May 13, 2018


GROUP MEMBERS: Omar Keita (Gambia), Trang Ho Huyen (Vietnam), BhupendraDhital (Nepal) & Nicole Warde-Morris (St. Kitts)


Everyone has a story to tell be it one of failure or success. By sharing our success stories we got to know and appreciate each other better and to understand the path we took to realize our strengths and/or weaknesses. Albeit, success requires hard work, a desire to achieve, the vision of the anticipated end results,motivation to overcome obstacles and opportunities of trial and error to get to where we want to be. It can also be said that success is for those who don’t easily give up because of failure. These failures can often be used as stepping stones to accomplish desired goals.

Today, it was important to keenly listen to others and to understand the different cultures and background which lent themselves to having different stories which were based on the challenges that were experienced during the time. This session gave us a chance to reflect on what we did in situations and what can be done differently to present greater opportunities to those involved.

These were bittersweet moments of fun and laughter, with a bit of empathy as we listened to the nerve wrenching experiences of our colleagues as events were shared. Altogether, we were able to show support to our group members who usesd alternative strategies which helped them to become successful.

It is imperative to understand that along the path of success may be found many stumbling blocks of failures; however, one must STAY POSITIVE, WORK HARD AND MAKE IT HAPPEN.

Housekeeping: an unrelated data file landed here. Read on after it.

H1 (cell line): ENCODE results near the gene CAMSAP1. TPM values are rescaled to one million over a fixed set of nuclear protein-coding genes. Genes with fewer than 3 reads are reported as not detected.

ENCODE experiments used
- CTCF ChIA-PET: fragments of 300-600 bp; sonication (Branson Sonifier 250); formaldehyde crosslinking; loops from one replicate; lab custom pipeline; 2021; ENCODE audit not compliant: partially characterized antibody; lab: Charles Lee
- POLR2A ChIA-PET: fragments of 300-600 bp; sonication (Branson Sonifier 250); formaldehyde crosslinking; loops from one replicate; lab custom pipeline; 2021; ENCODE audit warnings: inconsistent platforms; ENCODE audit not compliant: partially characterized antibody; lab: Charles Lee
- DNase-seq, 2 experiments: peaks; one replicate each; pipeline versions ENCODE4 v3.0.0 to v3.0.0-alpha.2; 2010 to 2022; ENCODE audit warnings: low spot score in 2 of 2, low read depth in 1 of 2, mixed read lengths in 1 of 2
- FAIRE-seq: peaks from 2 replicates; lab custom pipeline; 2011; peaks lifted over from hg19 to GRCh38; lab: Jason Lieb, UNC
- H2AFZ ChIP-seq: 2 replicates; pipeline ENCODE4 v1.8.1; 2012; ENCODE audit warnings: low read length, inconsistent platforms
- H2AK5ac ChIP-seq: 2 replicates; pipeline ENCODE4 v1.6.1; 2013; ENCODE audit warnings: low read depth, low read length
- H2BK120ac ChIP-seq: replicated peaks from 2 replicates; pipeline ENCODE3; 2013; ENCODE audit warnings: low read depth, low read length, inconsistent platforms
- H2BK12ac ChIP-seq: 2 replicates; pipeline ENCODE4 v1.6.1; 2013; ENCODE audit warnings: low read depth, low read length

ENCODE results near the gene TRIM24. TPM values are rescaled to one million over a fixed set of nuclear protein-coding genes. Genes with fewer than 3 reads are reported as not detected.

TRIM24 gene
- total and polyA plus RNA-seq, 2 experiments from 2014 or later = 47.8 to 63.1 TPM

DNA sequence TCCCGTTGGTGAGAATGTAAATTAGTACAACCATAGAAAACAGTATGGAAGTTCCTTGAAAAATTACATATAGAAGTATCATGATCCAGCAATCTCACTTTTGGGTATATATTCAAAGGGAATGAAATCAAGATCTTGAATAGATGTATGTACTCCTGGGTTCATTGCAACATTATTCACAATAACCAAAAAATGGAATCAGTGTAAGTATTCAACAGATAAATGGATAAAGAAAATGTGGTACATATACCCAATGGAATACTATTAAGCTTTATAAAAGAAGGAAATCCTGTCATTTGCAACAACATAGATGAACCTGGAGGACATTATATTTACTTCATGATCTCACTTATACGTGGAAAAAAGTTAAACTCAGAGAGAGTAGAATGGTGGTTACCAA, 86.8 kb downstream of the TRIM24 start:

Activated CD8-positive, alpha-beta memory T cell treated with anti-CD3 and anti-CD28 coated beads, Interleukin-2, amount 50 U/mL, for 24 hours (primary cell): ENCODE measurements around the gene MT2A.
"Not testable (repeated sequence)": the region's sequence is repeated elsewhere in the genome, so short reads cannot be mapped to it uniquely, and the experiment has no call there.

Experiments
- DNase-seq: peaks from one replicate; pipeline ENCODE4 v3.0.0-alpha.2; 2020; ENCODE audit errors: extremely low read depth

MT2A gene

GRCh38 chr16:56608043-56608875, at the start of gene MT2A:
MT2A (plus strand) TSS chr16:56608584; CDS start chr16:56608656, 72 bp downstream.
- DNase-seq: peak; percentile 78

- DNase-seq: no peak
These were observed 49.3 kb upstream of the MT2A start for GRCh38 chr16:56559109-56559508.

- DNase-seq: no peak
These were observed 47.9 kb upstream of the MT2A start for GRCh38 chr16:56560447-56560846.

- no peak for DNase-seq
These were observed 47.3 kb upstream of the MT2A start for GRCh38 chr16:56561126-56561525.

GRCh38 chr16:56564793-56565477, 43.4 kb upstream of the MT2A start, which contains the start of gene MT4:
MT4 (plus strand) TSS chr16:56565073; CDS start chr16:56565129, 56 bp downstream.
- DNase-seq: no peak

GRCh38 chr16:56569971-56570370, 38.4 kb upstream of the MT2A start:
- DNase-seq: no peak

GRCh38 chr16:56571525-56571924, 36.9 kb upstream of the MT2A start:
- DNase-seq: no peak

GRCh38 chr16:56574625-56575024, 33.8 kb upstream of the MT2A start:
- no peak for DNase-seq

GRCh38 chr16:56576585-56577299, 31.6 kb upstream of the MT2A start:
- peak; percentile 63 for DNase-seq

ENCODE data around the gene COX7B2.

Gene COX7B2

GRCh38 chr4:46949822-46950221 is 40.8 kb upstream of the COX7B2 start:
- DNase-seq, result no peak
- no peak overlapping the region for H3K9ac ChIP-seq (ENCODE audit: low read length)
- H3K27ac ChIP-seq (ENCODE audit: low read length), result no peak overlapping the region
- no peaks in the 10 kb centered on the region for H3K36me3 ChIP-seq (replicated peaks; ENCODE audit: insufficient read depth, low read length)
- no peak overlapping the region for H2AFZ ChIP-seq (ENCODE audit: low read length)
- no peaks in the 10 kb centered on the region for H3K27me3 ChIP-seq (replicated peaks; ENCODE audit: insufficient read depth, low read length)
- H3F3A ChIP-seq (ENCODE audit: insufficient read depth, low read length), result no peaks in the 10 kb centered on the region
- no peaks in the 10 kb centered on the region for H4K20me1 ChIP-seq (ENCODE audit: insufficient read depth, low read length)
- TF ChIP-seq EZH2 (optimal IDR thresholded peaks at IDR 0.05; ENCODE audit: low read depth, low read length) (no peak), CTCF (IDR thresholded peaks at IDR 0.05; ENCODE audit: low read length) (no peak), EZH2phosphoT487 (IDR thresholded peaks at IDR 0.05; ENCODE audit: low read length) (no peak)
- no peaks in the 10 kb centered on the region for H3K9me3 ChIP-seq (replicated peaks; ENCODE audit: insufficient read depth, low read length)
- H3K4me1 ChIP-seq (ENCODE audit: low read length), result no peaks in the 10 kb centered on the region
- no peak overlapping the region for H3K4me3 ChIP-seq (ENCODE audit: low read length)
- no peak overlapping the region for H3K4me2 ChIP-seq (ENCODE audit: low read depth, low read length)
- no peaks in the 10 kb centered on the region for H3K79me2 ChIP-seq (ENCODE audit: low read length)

Implementation of Children’s Rights in the Educational System in Israel

by Mr. Yossi Michal from the Ministry of Education in Israel.


It is important to remember the quote outlined in the Course Background, “Children are not the people of tomorrow, but people of today. They are entitled to be taken seriously. They have a right to be treated by adults with tenderness and respect, as equals” by Janusz Korczak.

Children and youths from all walks of life are faced with similar situations which put them at risk. They are of a vulnerable group in every society and are often taken advantage of by persons in authority or even sometimes their very peers; therefore, it is imperative that they be given rights which protect them in every aspect of their lives.

Today we were enlightened with information on not only the Rights of a Child but also the Israel Students’ Rights Law – the latter being a new concept for some participants of the group and is thought of as being a vital aspect to have within the framework of our Education Systems. We are all of one consensus that there are some rights/laws/constitutions which are relevant to a child in the Education System. In addition, we believe that the Unit in the Israeli Ministry of Education which is responsible for the implementation of these rights is one to be emulated by others in the context of our varying territories.